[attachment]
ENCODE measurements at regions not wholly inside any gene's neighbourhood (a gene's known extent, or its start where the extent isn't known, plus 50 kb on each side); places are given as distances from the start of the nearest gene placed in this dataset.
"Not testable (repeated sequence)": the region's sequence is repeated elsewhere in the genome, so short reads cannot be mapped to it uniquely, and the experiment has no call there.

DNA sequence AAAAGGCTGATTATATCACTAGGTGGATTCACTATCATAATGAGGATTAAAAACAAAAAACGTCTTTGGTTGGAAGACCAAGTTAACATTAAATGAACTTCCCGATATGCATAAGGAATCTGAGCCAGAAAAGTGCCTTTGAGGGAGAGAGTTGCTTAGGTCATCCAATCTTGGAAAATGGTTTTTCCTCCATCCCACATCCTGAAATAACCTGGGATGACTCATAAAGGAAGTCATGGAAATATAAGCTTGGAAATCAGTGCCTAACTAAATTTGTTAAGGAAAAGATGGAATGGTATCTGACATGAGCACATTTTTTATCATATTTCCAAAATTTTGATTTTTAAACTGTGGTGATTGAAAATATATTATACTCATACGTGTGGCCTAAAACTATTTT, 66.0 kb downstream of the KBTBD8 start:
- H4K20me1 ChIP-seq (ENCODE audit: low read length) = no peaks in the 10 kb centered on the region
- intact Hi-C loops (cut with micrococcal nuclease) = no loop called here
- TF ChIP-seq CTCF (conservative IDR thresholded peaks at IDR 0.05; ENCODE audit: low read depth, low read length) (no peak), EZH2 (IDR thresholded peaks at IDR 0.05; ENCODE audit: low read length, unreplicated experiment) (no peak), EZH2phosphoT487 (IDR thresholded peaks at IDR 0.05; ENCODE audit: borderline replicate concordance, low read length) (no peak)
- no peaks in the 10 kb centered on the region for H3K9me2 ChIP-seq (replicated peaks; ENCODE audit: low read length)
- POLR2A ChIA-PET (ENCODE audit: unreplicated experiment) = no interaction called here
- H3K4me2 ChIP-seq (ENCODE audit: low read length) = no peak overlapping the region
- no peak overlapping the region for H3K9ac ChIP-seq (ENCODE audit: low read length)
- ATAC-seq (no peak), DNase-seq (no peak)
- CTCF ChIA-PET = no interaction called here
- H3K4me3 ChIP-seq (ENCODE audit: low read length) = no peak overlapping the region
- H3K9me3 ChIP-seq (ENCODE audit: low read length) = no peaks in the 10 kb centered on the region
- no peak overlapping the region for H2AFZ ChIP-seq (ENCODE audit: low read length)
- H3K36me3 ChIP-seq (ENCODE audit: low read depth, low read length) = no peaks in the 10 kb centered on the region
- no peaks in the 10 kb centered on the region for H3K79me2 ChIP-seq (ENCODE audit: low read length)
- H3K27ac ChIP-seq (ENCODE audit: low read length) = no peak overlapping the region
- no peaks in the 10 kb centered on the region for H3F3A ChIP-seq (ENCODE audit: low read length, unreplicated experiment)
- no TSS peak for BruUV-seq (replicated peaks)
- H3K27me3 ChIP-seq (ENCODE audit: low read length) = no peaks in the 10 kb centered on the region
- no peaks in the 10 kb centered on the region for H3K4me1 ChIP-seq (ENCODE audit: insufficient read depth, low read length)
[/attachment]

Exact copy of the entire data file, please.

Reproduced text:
ENCODE measurements at regions not wholly inside any gene's neighbourhood (a gene's known extent, or its start where the extent isn't known, plus 50 kb on each side); places are given as distances from the start of the nearest gene placed in this dataset.
"Not testable (repeated sequence)": the region's sequence is repeated elsewhere in the genome, so short reads cannot be mapped to it uniquely, and the experiment has no call there.

DNA sequence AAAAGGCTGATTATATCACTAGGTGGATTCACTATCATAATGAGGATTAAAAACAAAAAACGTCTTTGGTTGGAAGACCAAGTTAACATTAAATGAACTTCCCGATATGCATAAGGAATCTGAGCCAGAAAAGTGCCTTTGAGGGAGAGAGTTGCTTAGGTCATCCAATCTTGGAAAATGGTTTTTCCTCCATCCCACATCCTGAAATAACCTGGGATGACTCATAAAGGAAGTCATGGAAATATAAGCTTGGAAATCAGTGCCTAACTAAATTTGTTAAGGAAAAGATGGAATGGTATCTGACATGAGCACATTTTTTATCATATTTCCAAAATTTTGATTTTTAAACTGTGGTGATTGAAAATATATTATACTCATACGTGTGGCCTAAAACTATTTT, 66.0 kb downstream of the KBTBD8 start:
- H4K20me1 ChIP-seq (ENCODE audit: low read length) = no peaks in the 10 kb centered on the region
- intact Hi-C loops (cut with micrococcal nuclease) = no loop called here
- TF ChIP-seq CTCF (conservative IDR thresholded peaks at IDR 0.05; ENCODE audit: low read depth, low read length) (no peak), EZH2 (IDR thresholded peaks at IDR 0.05; ENCODE audit: low read length, unreplicated experiment) (no peak), EZH2phosphoT487 (IDR thresholded peaks at IDR 0.05; ENCODE audit: borderline replicate concordance, low read length) (no peak)
- no peaks in the 10 kb centered on the region for H3K9me2 ChIP-seq (replicated peaks; ENCODE audit: low read length)
- POLR2A ChIA-PET (ENCODE audit: unreplicated experiment) = no interaction called here
- H3K4me2 ChIP-seq (ENCODE audit: low read length) = no peak overlapping the region
- no peak overlapping the region for H3K9ac ChIP-seq (ENCODE audit: low read length)
- ATAC-seq (no peak), DNase-seq (no peak)
- CTCF ChIA-PET = no interaction called here
- H3K4me3 ChIP-seq (ENCODE audit: low read length) = no peak overlapping the region
- H3K9me3 ChIP-seq (ENCODE audit: low read length) = no peaks in the 10 kb centered on the region
- no peak overlapping the region for H2AFZ ChIP-seq (ENCODE audit: low read length)
- H3K36me3 ChIP-seq (ENCODE audit: low read depth, low read length) = no peaks in the 10 kb centered on the region
- no peaks in the 10 kb centered on the region for H3K79me2 ChIP-seq (ENCODE audit: low read length)
- H3K27ac ChIP-seq (ENCODE audit: low read length) = no peak overlapping the region
- no peaks in the 10 kb centered on the region for H3F3A ChIP-seq (ENCODE audit: low read length, unreplicated experiment)
- no TSS peak for BruUV-seq (replicated peaks)
- H3K27me3 ChIP-seq (ENCODE audit: low read length) = no peaks in the 10 kb centered on the region
- no peaks in the 10 kb centered on the region for H3K4me1 ChIP-seq (ENCODE audit: insufficient read depth, low read length)